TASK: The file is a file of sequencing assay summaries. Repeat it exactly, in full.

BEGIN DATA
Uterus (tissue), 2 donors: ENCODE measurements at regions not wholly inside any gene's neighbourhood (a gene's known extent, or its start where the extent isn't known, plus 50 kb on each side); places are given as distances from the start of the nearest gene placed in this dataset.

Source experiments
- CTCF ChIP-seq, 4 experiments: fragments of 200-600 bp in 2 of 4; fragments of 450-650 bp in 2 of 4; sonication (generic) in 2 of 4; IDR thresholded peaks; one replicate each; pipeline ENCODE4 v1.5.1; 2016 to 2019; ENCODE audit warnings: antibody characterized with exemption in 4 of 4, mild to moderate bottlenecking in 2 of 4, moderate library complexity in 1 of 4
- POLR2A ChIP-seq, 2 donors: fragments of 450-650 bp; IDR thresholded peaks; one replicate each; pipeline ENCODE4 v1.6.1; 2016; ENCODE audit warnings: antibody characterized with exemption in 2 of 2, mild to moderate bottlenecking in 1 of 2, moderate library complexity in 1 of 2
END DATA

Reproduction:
Uterus (tissue), 2 donors: ENCODE measurements at regions not wholly inside any gene's neighbourhood (a gene's known extent, or its start where the extent isn't known, plus 50 kb on each side); places are given as distances from the start of the nearest gene placed in this dataset.

Source experiments
- CTCF ChIP-seq, 4 experiments: fragments of 200-600 bp in 2 of 4; fragments of 450-650 bp in 2 of 4; sonication (generic) in 2 of 4; IDR thresholded peaks; one replicate each; pipeline ENCODE4 v1.5.1; 2016 to 2019; ENCODE audit warnings: antibody characterized with exemption in 4 of 4, mild to moderate bottlenecking in 2 of 4, moderate library complexity in 1 of 4
- POLR2A ChIP-seq, 2 donors: fragments of 450-650 bp; IDR thresholded peaks; one replicate each; pipeline ENCODE4 v1.6.1; 2016; ENCODE audit warnings: antibody characterized with exemption in 2 of 2, mild to moderate bottlenecking in 1 of 2, moderate library complexity in 1 of 2